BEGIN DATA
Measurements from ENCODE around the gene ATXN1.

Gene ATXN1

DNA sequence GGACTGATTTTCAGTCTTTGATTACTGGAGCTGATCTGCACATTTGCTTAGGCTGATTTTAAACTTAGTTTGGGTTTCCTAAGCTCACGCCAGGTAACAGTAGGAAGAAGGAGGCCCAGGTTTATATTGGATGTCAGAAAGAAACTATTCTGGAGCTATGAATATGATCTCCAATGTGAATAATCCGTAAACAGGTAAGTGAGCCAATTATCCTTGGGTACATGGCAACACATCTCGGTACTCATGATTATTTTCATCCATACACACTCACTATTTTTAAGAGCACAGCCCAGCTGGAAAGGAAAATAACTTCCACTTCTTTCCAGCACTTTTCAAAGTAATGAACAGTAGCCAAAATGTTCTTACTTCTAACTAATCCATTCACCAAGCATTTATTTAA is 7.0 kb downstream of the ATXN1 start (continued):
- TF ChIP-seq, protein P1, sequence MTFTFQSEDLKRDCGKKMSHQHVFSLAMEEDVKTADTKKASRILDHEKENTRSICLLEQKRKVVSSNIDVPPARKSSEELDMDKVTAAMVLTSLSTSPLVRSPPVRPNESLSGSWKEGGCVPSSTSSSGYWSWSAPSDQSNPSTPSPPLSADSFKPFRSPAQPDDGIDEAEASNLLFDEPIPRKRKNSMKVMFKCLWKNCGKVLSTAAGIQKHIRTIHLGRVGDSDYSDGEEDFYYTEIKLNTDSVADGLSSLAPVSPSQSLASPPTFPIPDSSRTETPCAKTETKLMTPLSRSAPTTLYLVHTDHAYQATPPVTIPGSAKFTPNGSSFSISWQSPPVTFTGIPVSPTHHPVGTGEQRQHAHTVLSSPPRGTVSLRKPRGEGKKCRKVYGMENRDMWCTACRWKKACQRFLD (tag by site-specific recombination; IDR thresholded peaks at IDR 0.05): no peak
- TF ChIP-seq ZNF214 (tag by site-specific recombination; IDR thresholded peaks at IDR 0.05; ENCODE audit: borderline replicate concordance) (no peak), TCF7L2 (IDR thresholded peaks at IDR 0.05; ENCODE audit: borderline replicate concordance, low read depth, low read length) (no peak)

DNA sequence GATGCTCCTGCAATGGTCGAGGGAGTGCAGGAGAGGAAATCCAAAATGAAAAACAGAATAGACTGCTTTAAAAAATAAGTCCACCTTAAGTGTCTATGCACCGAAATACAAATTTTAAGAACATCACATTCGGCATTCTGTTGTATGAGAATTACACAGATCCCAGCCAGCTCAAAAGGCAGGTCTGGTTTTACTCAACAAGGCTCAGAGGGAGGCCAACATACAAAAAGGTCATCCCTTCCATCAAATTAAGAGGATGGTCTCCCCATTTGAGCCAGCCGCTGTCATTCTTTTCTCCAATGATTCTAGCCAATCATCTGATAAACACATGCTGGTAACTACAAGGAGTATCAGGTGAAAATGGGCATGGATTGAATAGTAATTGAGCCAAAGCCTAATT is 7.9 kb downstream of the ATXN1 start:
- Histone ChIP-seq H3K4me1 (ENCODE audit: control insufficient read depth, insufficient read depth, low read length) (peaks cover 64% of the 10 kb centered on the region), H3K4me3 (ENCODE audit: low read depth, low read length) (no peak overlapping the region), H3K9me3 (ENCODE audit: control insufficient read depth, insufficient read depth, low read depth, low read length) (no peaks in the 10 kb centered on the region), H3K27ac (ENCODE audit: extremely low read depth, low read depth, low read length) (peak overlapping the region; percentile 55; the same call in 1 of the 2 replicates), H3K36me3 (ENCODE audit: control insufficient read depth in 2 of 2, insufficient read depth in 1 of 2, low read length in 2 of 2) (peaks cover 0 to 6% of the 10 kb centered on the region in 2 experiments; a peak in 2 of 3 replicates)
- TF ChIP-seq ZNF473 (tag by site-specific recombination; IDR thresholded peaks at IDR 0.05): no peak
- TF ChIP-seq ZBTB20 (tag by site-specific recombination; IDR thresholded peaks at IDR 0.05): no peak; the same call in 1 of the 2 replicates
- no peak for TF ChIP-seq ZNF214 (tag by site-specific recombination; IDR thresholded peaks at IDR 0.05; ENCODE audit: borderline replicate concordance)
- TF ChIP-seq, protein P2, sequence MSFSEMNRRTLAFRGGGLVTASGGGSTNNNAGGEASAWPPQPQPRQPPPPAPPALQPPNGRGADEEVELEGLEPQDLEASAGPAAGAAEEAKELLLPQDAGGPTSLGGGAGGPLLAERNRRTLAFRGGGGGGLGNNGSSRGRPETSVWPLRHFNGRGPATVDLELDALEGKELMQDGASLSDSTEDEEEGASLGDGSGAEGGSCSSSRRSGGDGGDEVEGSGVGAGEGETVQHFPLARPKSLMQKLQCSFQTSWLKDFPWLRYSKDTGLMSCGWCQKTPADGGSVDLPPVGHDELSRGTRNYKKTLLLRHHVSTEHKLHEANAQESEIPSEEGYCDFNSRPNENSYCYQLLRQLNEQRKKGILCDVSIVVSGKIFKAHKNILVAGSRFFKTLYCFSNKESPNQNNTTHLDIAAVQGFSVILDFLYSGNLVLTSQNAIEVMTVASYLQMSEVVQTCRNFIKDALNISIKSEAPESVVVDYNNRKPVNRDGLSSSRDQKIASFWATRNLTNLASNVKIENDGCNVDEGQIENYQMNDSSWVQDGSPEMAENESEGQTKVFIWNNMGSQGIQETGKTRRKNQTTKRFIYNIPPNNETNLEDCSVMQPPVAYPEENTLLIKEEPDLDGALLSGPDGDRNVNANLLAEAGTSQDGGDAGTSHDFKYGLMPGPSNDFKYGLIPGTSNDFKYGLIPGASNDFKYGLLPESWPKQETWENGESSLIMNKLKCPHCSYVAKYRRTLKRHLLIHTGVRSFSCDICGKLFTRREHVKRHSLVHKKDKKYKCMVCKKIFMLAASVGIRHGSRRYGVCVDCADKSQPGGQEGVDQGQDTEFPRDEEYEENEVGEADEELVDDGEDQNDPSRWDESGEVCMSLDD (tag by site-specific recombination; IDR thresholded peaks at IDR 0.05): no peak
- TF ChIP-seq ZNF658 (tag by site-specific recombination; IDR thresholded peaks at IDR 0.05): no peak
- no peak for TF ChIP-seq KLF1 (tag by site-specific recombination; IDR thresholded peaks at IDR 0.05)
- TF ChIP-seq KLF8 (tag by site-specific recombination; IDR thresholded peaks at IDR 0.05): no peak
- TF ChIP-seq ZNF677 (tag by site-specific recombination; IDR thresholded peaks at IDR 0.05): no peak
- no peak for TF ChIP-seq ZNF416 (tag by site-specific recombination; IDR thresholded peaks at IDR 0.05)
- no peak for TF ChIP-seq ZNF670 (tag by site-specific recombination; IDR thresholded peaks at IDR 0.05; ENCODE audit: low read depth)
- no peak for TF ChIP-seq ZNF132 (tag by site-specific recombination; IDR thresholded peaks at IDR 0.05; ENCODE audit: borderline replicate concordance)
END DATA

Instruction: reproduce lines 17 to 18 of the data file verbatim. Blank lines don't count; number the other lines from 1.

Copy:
- no peak for TF ChIP-seq ZNF670 (tag by site-specific recombination; IDR thresholded peaks at IDR 0.05; ENCODE audit: low read depth)
- no peak for TF ChIP-seq ZNF132 (tag by site-specific recombination; IDR thresholded peaks at IDR 0.05; ENCODE audit: borderline replicate concordance)